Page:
Glen Campbell & Jimmy Webb

It was a topsy-turvey summer for me, a fan of both the above.  The sad news was the death of Glen on 8th August after his well known battle with Altzheimers.  One of the greats of the 60’s his charming looks and voice stole the headlines, while he’d actually started his career in the cauldron of 60’s Los Angeles as a session guitarist in what became known as the Wrecking Crew.  Jimmy Webb was a writer well known to the Wrecking Crew, with his complex and haunting songs that makes him, in my mind at least, the last of the Great American Songbook writers, though I’m sure plenty would argue!  He wrote most of Glen’s greatest hits and many others – his songs have complex and subtle melodies, and his words are emotional, sometimes extreme and quirky. Here is a list of his ‘top ten’…

01. MacArthur Park – Donna Summer, 1978
02. Wichita Lineman – Glen Campbell, 1969
03. MacArthur Park – Richard Harris, 1968
04. Worst That Could Happen – Brooklyn Bridge, 1969
05. Galveston – Glen Campbell, 1969
06. Up, Up And Away – The Fifth Dimension, 1967
07. All I Know – Art Garfunkel, 1973
08. Honey Come Back – Glen Campbell, 1970
09. By The Time I Get To Phoenix – Glen Campbell, 1967
10. Where’s The Playground Susie – Glen Campbell, 1969

The good news was for me and others in Los Angeles who got to see Jimmy Webb at the Levitt Pavilion Pasadena on July 22nd this year, just over two weeks before Glen’s death. A solo gig, just him and a huge Steinway grand, and me sitting on the grass just 30 or 40 feet away from the great man.  He delivered a towering 2 hour show, featuring pretty much all of his hits.  He’s not the greatest singer technically, but in terms of delivery of emotion with a song, he’s right up there among the top acts (another one that springs to mind is Jimmy Scott, who actually has worse limitations but has a uniquely compelling live presentation).  Webb’s mastery of the piano is effortless and every song was beautifully accompanied.  He was very talkative between numbers, and let us into a lot of the secrets of the Wrecking Crew days, and how musicians would gather together and sing and play hits right there, in the studio, which ‘never happens now’.  And much reminiscing about Glen and some humerous talk about him being an ‘Orange County Conservative’ and wearing ‘pink golf pants’ – but the affection between the two was clear and the bond had remained strong – he had visited the ailing Glen at his care home in Nashville and let us know that he was being well cared for.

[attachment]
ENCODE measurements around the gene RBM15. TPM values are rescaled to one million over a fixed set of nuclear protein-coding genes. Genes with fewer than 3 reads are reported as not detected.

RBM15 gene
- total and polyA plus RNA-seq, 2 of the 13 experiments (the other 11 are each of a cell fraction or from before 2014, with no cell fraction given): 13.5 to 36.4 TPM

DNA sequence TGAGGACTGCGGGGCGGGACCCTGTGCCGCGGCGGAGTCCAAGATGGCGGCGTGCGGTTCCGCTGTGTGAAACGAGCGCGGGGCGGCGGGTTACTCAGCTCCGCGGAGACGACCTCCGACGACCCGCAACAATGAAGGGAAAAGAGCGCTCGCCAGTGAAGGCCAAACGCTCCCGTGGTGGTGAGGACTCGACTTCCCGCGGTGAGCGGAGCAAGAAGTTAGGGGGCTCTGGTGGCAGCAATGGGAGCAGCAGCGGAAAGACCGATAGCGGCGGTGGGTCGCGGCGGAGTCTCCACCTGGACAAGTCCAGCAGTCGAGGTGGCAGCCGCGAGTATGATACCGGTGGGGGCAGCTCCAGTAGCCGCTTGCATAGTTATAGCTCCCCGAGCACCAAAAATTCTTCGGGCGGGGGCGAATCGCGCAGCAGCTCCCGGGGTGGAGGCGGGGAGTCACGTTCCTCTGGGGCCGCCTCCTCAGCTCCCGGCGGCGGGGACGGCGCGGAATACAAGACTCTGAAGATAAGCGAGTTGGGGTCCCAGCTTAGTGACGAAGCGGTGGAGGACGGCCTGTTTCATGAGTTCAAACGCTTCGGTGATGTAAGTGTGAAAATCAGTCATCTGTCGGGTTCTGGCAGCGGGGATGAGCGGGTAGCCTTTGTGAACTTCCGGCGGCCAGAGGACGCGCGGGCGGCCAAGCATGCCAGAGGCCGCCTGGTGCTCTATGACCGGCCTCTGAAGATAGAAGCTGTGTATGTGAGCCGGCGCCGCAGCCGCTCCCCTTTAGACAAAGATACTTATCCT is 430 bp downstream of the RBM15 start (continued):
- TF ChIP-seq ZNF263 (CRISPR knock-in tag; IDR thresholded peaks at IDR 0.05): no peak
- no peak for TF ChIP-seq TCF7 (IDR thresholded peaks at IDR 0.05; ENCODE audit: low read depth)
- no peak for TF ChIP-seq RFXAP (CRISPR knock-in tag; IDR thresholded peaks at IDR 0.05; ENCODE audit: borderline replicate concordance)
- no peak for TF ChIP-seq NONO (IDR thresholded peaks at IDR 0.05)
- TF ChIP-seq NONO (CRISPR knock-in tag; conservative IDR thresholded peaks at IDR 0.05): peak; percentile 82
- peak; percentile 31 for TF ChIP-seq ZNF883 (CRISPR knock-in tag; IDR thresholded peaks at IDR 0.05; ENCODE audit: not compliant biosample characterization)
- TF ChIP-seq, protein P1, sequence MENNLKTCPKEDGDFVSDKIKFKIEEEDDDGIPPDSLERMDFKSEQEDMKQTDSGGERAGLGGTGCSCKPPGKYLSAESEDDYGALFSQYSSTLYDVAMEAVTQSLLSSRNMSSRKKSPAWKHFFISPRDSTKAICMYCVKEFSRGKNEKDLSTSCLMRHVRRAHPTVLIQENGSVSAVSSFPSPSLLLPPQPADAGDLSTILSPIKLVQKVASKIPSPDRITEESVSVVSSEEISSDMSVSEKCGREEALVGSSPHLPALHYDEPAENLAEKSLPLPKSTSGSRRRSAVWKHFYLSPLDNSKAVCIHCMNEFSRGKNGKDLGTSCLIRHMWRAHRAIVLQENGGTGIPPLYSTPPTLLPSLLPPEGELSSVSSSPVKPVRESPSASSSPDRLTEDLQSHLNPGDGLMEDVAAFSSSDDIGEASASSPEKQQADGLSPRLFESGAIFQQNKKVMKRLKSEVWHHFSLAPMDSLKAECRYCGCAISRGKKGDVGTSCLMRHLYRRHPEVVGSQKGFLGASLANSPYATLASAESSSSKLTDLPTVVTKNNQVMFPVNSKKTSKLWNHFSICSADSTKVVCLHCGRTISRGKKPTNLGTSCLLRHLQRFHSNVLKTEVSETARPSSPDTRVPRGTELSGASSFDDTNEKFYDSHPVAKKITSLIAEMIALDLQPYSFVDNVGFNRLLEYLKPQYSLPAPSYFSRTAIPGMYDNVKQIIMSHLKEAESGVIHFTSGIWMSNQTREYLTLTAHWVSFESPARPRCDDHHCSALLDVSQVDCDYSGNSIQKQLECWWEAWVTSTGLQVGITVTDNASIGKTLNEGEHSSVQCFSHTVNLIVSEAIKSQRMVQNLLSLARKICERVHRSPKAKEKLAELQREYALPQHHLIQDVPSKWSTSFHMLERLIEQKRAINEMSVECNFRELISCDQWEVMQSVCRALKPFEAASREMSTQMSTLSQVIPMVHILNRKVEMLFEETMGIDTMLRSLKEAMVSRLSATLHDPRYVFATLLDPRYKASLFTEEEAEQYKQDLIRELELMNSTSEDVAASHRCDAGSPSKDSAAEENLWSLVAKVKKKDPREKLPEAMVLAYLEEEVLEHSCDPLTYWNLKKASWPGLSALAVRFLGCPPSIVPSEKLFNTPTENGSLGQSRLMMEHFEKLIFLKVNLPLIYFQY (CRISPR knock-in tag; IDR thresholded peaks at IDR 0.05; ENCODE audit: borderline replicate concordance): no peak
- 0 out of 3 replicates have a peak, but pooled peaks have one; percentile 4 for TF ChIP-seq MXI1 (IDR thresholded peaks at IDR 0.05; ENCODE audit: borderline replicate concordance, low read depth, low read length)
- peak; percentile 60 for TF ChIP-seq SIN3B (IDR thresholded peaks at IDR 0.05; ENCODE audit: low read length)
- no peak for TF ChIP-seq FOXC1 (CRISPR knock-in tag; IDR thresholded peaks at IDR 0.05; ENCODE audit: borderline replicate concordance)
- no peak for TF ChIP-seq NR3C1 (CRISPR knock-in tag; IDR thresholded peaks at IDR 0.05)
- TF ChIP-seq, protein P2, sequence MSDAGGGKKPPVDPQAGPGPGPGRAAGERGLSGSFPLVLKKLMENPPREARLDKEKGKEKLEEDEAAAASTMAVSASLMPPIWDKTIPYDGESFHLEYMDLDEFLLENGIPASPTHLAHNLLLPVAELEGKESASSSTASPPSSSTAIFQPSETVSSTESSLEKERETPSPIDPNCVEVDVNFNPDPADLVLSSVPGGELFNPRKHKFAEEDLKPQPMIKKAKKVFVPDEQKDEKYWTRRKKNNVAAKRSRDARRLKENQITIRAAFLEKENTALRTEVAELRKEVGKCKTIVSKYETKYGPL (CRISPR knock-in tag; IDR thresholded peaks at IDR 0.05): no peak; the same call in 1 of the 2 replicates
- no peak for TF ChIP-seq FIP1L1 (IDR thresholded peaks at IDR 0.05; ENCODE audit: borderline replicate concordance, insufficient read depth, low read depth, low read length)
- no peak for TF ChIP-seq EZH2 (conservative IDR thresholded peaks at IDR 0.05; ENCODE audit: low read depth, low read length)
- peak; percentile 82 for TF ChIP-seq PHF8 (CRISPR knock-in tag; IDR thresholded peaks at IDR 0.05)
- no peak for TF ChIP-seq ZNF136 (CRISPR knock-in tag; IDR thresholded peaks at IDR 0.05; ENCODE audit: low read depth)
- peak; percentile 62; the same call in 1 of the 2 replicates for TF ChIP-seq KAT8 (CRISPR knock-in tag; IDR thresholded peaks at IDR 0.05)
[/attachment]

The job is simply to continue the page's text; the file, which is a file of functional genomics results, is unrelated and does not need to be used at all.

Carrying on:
One of the truly magic musical moments happened at the end of the show. We thought it was all done and his faithful ‘Webb Heads’ were just hanging around. The PA had been turned off and then suddenly Jimmy came out, sat down at the piano and sang, just acoustically his song Adios, with us gently singing along. The picture below is of Jimmy earlier in the set singing with Florence from the 5th Dimension who happened to be in the audience that night…

jimmy-webb-levitt-Pasadena.jpg

As a tribute to Glen and also a token of appreciation the Jimmy I played Wichita Lineman, just here at home in Monrovia California…

 

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